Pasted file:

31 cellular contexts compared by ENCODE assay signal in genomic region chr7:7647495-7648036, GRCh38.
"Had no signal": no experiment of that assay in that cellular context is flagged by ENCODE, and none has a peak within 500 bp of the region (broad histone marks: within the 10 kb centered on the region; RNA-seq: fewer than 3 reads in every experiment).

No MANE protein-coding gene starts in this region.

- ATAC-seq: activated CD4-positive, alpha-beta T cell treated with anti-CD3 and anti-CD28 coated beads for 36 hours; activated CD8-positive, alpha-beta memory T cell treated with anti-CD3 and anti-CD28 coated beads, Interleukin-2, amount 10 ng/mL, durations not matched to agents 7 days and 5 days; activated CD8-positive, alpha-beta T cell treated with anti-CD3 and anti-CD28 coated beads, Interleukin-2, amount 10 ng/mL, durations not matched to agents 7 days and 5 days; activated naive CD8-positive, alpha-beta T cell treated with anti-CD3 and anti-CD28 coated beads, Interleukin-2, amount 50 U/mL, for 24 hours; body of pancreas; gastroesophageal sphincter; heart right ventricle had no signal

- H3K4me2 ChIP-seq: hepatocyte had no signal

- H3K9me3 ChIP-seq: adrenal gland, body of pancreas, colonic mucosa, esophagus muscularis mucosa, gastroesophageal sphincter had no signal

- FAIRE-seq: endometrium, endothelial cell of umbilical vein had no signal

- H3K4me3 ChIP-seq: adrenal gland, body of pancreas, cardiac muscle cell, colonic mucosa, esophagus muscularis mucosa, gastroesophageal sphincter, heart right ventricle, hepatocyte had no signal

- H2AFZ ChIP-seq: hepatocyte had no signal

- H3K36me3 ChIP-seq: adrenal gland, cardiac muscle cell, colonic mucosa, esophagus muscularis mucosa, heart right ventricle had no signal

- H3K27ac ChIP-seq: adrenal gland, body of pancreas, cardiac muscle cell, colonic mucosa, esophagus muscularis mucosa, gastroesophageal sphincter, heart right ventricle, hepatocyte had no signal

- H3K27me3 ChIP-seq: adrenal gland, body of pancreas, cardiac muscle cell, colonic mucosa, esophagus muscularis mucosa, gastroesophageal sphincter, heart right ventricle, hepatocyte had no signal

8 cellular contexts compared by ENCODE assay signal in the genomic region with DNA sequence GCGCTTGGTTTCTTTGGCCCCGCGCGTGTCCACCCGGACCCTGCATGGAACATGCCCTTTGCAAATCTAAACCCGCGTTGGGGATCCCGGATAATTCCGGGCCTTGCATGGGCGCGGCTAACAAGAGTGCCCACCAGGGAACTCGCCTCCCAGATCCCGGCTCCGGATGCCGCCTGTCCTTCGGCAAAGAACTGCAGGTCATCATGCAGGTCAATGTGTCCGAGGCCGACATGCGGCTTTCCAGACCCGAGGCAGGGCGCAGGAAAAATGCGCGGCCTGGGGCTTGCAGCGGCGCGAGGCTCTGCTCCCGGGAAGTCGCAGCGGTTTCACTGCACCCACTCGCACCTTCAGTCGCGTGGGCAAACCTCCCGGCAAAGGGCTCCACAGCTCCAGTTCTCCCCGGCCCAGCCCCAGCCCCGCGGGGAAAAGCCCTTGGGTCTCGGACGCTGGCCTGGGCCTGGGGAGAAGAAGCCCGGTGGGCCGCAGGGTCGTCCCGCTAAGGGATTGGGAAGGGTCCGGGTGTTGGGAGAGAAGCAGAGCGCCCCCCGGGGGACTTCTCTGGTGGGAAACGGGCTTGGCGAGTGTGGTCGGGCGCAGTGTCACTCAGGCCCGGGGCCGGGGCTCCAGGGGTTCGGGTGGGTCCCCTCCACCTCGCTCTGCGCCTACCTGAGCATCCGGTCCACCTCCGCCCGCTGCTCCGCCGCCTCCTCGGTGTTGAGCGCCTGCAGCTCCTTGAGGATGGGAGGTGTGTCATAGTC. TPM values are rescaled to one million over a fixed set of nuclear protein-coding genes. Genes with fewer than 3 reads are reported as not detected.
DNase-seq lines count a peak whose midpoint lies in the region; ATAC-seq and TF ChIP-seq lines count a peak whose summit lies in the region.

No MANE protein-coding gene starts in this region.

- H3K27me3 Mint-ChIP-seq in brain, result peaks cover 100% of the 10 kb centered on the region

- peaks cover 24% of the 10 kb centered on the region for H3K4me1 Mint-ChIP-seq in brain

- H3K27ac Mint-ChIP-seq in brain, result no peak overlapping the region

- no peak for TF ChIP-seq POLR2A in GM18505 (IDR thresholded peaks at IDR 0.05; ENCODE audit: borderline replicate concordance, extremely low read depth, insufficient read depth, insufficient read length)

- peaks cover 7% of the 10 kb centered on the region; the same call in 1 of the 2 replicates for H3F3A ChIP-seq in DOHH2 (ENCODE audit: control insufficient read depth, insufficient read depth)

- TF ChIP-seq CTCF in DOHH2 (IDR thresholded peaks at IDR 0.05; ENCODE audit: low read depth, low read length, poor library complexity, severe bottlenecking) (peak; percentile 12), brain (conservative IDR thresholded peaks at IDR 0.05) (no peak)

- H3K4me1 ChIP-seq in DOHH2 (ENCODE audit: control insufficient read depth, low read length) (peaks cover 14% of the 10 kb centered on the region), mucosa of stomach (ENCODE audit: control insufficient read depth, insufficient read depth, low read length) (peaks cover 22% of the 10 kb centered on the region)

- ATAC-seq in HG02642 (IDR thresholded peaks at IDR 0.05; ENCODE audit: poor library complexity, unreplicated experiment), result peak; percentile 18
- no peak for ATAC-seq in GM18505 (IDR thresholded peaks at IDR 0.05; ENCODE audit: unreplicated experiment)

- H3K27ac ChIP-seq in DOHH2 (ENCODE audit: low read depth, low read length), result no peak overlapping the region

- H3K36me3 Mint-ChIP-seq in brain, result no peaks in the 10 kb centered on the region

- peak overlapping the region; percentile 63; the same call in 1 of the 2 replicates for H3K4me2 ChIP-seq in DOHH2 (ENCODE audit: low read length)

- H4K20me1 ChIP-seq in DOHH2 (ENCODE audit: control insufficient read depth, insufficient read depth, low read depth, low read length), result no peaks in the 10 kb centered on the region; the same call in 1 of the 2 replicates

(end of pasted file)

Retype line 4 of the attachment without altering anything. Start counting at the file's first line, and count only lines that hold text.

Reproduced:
- ATAC-seq: activated CD4-positive, alpha-beta T cell treated with anti-CD3 and anti-CD28 coated beads for 36 hours; activated CD8-positive, alpha-beta memory T cell treated with anti-CD3 and anti-CD28 coated beads, Interleukin-2, amount 10 ng/mL, durations not matched to agents 7 days and 5 days; activated CD8-positive, alpha-beta T cell treated with anti-CD3 and anti-CD28 coated beads, Interleukin-2, amount 10 ng/mL, durations not matched to agents 7 days and 5 days; activated naive CD8-positive, alpha-beta T cell treated with anti-CD3 and anti-CD28 coated beads, Interleukin-2, amount 50 U/mL, for 24 hours; body of pancreas; gastroesophageal sphincter; heart right ventricle had no signal